White evangelical fragility in action


Last week I came across an image that sparked reflection on many of the traumas I experienced as a child. It is a trauma that lingers in my life, and it is a trauma that I have found that many other people share.

Well, I wrote about my trauma and how it affected my philosophy and life choices on my Facebook.

Here is that post:



This is, apparently, what the real Jesus of Nazareth looks like, according to an artist, an algorithm and real, historical data (as opposed to a story that white people tell themselves).

I am an atheist. I don’t believe in god, or the devil, or heaven, or hell, but I like and respect this guy. He was a rebel, he was an anti-authoritarian, he dedicated his life to helping the poor, the sick, the destitute, the people rejected and rejected by society. He associated with prostitutes and lepers, and gave comfort to the sick and suffering, and cried aloud and relentlessly the hypocrisy of the church and its leaders. From what I understood, he was like, “Hey, you’re a sinner. It’s a hassle. Let me help you be a better person. No, I don’t expect anything from you for that. I just want to be as loving as possible. ”He was a really great guy.

This boy, in this photo, is not the Jesus I was introduced to at the parish school. The Jesus I was introduced to was awfully white, like a super super super white, and he was keeping an eye on you so he could spy on you at his dad, who was SUPER PUNISHED FOR EVERYTHING YOU DID all the time for some reason. . The Jesus I knew was like, maybe he would be okay with you, as long as you knew what a fucking gigantic you were. And he absolutely did not accept anyone who did not do exactly what the authority figures at school told us we should do. And Reagan was essentially his avatar sent to Earth. If we hadn’t worshiped Reagan the same way we should have worshiped white Jesus, we would have had a really bad time. Did I say I was like 8 when all of this was transplanted to me?

I am deeply offended by American Christianity. It brought nothing but pain into my life. I deeply resent and despise the evangelical Christians who turned this guy in this photo, who was reportedly cold, loving, kind, who was a legitimate rebel, into someone who hates all the same things they hate and LOVES him. authoritarian in the same way they do. I despise people who do all sorts of cruel, hurtful and hateful things in this guy’s name. And they are EVERYWHERE in America.

I don’t know how it is in the rest of the world. What I do know is that, in America, this person has been perverted into a weapon, a club, to be used against the very people that the real Jesus loved and defended. That’s disgusting.

And, look, if anyone professes to follow the teachings of this guy, whose WHOLE FUCKING WHAT was “love everyone. Period. No exception”, and they don’t, how, do they? They’re as bad as the money changers in the temple. I know that this guy loves them, because he’s all his own, but I suspect if this guy exists, he’s disappointed and maybe a little embarrassed by them.

As an afterthought: I can’t stop thinking about how this guy was an immigrant and poor. I keep thinking that if he showed up in … let’s say Texas, today, how badly he would have been treated by the same people who use his name and pervert his teachings to exercise control over the same people that Jesus went through all of his life. life watching nach.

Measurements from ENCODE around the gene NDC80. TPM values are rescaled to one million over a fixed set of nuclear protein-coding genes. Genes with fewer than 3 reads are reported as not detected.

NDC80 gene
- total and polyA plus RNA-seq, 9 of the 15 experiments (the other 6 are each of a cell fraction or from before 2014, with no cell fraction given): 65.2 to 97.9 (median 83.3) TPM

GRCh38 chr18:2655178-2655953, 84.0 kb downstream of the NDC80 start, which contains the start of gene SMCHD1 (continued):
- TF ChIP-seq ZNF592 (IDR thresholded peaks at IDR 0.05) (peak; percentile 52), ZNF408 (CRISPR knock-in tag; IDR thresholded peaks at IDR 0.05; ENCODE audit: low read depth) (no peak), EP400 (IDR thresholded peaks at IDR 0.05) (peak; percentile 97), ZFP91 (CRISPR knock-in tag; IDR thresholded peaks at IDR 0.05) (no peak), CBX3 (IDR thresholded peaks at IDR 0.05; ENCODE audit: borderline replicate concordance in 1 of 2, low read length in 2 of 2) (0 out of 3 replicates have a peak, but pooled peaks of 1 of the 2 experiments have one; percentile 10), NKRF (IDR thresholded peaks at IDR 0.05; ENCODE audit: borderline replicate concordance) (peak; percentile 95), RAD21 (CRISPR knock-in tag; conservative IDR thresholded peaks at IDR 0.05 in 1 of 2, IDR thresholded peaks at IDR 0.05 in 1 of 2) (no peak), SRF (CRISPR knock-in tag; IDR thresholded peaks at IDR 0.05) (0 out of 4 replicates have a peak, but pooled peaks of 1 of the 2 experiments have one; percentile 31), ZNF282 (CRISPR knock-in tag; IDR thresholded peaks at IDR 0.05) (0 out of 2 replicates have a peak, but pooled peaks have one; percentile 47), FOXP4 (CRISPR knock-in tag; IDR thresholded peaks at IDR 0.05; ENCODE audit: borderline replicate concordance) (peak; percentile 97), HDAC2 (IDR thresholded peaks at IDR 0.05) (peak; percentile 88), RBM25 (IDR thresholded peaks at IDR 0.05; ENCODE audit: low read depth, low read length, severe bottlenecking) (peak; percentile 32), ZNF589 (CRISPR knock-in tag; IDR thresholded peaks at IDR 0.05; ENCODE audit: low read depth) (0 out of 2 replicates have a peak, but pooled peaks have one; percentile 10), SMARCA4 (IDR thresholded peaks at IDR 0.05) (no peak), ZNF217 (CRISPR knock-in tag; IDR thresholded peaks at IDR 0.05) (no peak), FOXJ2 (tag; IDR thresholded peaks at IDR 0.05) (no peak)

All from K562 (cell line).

And honestly, none of this would matter if American Christian extremists kept their white Jesus out of our laws and government.


The most unexpected and ultimately healing result of this post was the thousands of literal comments (over 11K last time I watched) from people who shared my experience in their own way, who said “yours. experience is valid, I share it and I am very sorry. “There have been literally hundreds of comments, many from the clergy, who said,” I do not share your experience, but it is still valid. I’m so sorry. “And then there were about a dozen angry, judgmental, and proselytizing people who exemplified why I despise what I’ve called American Christianity and the evangelicals who use it to hurt and control others. I spent more time on it. participate in comments and discussions on that post than anything else I’ve ever written, and it was profound. It was healing. It was supportive. It was valuable. And, at least for the moment, it’s all gone, because Facebook has decided that the post is hate speech.


As far as I can tell, there is nothing hateful there. I mean, after I’ve been so abused by self-styled Christians, I’m allowed to despise them. I am allowed to reject their worldview, and I am allowed to talk about it. There is nothing hateful or bigoted about this. I am allowed to draw a line, to express why that line is there and to defend it.

Yet, as is so often the case when I write something right-wing authoritarians get angry about, I have been locked out of my Facebook account, once again, for what they claim is hate speech and bigotry. Clearly, someone or a group of people targeted my post and Facebook responded as usual.

They should at least be honest, and call it that: White evangelical frailty can’t stand for someone like me to express these feelings and beliefs. It threatens everything they care about, and we can’t have it, not in White Jesus America.

I filed an appeal. It will take days to get an answer if I get an answer. This, along with yesterday’s outage, is a good argument for breaking Facebook, subjecting it to more rigorous and responsive supervision, and to have our personal spaces online where an untouchable company cannot interfere with our communications.



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